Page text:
havoc  with  the  crop  occasionally.  The  best  way  to 
get  rid  of  them  is  to  burn  sulphur  or  brimstone  in 
the  caves  before  starting  a  new  crop. 

Preparation  of  Mushroom  Spawn. — The  spawn  used 
by  the  Parisian  grower  is  quite  different  in  appearance 
from  that  used  in  England.  Here  the  spawn  is  made 
up  in  solid  bricks  or  cakes,  8  or  9  in.  long,  4  or  5  in. 
wide,  and  about  i-J-  in.  in  thickness — a  fair  quantity 
of  cow-manure  being  used  in  its  preparation.  In 
Paris,  on  the  other  hand,  cow-manure  is  never  used 


for  making  mushroom  spawn.  Only  the  best  horse- 
manure  is  used,  and  bricks  or  cakes  of  spawn  are  much 
looser  and  lighter  than  the  English  ones. 

Almost  every  grower  in  Paris  prepares  his  own 
spawn  in  the  following  way  :  In  the  month  of  July 
some  good  manure  is  turned  over  a  few  times  until 
it  becomes  short  and  crisp,  and  well  heated,  just  in 
the  same  condition  as  for  making  up  mushroom  beds. 
A  trench  about  2  ft.  wide  and  2  ft.  deep  is  then  dug 
out  in  a  shady  place — generally  in  some  position  facing 
north.  Some  small  pieces  of  spawn  are  then  placed 
about  a  foot  apart  in  two  rows  along  the  bottom  of 
the  trench  thus  made,  from  one  end  to  the  other. 
After  this  the  trench  is  filled  up  with  the  prepared 
manure,  and  this  is  trodden  down  firmly  with  the  feet. 
The  soil  taken  out  of  the  trench  is  now  spread  over 
the  manure  in  the  trench.  A  piece  of  board,  however, 
is  placed  near  the  centre  of  the  trench,  before  the 
soil  is  placed  on  top,  and  this  may  be  lifted  up  when 
it  is  desired  to  see  what  progress  the  spawn  is  making 
in  the  manure  beneath.  Three  or  four  weeks,  as  a 
rule,  are  allowed  for  the  spawn  to  spread  throughout 
the  manure  in  the  trench.  The  soil  is  then  removed, 
and  the  compressed  manure,  now  saturated  with  the 
mycelium  or  spawn  of  the  mushrooms,  is  cut  into 
flat  cakes.  These  are  spread  out  in  cool,  dry,  airy 
sheds  or  barns,  on  shelves  made  of  battens,  where 
they  remain  until  required  for  use, 

This  seems  such  a  simple  and  clean  method  of 
preparing  mushroom  spawn  that  it  is  a  wonder  it  is 
not  adopted  in  England.  It  is,  of  course,  possible  that 
as  most  of  our  Mushrooms  are  grown  in  beds  in  the 
open  air,  spawn  in  horse-manure  would  not  last 


nearly  so  long  in  our  climate  as  that  prepared  with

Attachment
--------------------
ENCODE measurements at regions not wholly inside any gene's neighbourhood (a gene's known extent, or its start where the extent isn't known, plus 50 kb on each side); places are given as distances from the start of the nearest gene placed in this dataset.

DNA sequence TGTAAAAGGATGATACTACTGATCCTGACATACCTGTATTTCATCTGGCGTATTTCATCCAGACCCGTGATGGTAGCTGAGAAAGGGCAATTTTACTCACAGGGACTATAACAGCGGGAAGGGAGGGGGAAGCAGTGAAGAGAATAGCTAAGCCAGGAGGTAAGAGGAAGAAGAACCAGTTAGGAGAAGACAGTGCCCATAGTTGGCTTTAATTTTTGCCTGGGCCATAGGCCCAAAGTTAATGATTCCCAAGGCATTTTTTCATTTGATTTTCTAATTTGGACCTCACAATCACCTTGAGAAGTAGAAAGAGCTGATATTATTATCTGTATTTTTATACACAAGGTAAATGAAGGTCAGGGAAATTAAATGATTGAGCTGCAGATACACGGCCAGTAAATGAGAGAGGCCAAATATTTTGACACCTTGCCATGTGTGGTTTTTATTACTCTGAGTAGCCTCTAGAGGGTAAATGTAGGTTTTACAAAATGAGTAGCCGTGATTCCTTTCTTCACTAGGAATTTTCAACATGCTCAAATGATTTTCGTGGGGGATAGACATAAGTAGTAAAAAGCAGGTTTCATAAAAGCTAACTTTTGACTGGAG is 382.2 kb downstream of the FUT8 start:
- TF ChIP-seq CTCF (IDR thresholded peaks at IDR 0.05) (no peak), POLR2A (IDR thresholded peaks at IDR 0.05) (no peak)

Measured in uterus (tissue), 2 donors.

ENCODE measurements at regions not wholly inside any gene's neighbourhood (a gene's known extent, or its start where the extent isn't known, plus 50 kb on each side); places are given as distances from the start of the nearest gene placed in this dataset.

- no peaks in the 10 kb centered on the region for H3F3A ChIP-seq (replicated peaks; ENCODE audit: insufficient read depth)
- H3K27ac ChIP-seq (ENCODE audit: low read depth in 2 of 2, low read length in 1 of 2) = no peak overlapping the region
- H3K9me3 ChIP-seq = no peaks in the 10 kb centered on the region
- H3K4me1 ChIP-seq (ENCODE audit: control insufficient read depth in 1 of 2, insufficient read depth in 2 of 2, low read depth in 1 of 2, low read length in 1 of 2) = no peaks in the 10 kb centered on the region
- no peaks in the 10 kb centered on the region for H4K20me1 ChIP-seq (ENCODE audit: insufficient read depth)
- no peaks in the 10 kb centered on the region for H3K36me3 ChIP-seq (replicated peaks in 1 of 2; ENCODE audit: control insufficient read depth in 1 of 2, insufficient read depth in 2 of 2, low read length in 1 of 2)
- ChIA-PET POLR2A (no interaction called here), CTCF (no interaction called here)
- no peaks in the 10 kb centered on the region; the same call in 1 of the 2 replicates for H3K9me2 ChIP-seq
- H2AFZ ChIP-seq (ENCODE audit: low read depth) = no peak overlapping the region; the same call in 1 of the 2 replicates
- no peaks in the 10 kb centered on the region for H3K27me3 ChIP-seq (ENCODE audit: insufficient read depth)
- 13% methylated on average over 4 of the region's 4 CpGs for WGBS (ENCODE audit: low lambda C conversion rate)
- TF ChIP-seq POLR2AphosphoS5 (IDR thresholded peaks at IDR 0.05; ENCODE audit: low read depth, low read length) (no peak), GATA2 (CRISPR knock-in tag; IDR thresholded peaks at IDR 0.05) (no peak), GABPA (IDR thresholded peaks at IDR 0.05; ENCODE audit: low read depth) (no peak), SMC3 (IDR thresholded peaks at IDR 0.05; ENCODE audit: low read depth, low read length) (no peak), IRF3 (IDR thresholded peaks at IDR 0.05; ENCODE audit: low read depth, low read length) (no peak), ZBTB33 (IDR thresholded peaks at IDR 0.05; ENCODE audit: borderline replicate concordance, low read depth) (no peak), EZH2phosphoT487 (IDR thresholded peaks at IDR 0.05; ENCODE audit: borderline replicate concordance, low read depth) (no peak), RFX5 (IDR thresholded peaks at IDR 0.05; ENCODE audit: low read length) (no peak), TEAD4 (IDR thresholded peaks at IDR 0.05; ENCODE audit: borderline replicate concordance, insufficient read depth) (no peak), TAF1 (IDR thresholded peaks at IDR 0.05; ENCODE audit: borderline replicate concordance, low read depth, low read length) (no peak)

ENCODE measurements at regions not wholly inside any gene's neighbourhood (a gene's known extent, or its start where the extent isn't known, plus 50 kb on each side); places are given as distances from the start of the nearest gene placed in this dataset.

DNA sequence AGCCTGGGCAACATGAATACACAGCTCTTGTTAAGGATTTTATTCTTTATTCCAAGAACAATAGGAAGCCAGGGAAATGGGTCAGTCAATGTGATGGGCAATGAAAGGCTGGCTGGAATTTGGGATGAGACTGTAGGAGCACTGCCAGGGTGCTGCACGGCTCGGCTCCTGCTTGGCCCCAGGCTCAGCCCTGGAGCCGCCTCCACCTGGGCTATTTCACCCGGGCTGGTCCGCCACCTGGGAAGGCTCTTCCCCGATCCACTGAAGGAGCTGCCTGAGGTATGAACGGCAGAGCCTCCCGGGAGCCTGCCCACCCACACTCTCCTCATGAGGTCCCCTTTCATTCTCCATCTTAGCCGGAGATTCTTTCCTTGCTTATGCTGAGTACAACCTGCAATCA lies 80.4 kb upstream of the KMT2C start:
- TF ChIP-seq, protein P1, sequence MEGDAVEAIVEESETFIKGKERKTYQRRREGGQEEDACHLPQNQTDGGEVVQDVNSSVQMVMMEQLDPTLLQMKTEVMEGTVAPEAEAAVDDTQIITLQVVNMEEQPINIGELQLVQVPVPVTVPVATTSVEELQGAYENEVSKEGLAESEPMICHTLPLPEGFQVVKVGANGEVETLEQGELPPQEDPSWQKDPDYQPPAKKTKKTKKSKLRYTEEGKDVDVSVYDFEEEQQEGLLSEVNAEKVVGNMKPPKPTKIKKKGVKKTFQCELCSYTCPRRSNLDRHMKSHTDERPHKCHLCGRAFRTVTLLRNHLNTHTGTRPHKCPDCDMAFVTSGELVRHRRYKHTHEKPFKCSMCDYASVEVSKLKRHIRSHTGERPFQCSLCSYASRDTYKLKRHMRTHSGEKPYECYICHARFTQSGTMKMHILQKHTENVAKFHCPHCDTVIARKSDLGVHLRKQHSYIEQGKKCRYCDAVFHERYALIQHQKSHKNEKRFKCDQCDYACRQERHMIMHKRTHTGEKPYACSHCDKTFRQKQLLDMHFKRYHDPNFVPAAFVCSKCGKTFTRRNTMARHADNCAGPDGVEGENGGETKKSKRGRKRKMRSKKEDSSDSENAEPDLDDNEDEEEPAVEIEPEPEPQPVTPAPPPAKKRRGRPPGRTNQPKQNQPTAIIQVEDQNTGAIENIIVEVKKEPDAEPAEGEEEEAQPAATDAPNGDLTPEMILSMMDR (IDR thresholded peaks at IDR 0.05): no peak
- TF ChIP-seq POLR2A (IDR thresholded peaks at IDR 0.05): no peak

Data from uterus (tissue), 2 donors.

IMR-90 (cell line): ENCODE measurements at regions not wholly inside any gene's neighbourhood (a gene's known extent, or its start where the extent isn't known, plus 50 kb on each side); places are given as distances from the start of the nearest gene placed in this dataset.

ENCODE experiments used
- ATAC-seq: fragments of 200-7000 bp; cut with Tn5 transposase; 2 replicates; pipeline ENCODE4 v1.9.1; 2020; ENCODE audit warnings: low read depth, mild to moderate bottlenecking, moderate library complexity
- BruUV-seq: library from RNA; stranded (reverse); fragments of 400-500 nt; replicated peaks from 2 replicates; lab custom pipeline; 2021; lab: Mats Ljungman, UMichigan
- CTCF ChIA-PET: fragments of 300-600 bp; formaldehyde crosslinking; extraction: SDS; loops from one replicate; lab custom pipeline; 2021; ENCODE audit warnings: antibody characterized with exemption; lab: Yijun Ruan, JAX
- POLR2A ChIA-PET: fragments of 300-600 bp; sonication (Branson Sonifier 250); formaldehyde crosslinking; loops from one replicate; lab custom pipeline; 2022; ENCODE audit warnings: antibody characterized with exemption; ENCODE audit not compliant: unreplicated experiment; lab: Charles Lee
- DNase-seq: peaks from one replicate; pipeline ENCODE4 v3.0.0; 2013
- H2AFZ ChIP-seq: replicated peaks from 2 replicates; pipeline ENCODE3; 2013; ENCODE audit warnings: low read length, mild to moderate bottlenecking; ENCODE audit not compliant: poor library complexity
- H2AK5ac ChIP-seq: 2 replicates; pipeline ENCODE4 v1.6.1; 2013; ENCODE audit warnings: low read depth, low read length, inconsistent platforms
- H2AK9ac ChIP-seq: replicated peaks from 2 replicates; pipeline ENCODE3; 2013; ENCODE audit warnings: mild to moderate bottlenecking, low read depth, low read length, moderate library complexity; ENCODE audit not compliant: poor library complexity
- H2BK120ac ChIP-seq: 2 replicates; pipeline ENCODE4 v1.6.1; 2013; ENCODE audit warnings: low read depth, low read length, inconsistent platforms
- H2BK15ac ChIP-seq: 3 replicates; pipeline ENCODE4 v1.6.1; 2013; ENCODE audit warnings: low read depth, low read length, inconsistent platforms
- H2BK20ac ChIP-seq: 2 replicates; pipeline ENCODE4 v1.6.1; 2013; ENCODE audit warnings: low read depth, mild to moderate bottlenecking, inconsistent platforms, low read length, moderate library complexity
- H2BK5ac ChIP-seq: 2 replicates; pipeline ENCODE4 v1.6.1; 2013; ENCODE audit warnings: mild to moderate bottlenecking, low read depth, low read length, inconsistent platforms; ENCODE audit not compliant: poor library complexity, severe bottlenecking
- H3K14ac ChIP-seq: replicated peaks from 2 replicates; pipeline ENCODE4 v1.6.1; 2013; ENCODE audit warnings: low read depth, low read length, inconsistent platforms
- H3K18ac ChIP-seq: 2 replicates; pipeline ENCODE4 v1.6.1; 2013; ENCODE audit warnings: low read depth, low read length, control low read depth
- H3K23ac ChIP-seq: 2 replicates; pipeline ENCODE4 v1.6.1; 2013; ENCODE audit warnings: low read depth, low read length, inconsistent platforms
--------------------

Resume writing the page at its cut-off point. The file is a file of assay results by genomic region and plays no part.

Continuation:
the  addition  of  cow-manure. 

Another  method  of  preparing  mushroom-spawn  has 
been  adopted  by  the  Pasteur  Institute  in  Paris.  Briefly, 
it  consists  in  developing  the  spawn  or  mycelium  direct 
from  the  spores  of  the  mushroom.  The  best  speci- 
mens are  selected  and  placed  on  sheets  of  paper.  As 
the  spores  ripen  on  the  "  gills,"  or  lamellae,  of  the 
mushroom,  they  fall  on  the  surface  of  the  paper,  and  if 
undisturbed,  mark  the  outline  of  the  mushroom  cap. 
Some  manure,  nicely  prepared  as  described  above, 
and  a  few  mushroom  spores,  are  then  placed  in  a  test 
tube,  the  mouth  of  which  is  hermetically  sealed.  The 
tube  is  placed  in  a  warm  stove,  the  spores  germinate 
readily,  and  in  about  a  fortnight  the  mycelium  threads 
(or  spawn)  have  spread  throughout  the  manure  in 
the  test  tube.  "  Spawn  "  obtained  in  this  way  has 
been  used  for  the  production  of  Mushrooms,  but  it 
is  said  that  the  results,  so  far,  have  not  been  quite 
so  satisfactory  as  were  anticipated. 


Although  there  are  many  varieties  of  Onion  (Allium 
Cepa)  in  cultivation,  there  is  now  only  one  specially 
adapted  for  intensive  cultivation  as  practised  by  the 
Parisians  market-gardeners,  that  is,  the  variety 
known  as  "  Blanc  hdtif  de  Paris''  or  "  Early  White 
Paris."  Formerly  another  variety,  the  "  Jaune  des 
Vertus,"  was  extensively  cultivated,  but  has  been 
discarded  as  it  is  not  sufficiently  remunerative. 

Seeds  are  sown  in  beds  about  the  middle  of  August. 
If  sown  earlier,  or  at  least  before  August  15,  in 


Paris,  the  plants  are  liable  to  run  to  seed  instead  of 
developing  bulbs.  The  soil  should  be  deeply  dug  and 
well  prepared,  and  the  seeds  should  be  sown  fairly 
thickly,  after  the  soil  has  been  pressed  down  with  the 
feet,  especially  if  inclined  to  be  "  light  "  or  gritty. 
A  good  watering  should  be  given  after  the  seeds  have 
been  worked  into  the  soil  with  the  rake,  and  a  light 
covering  of  mould  has  been  spread  over  the  surface 
of  the  seed-bed.  This  will  hasten  germination.  As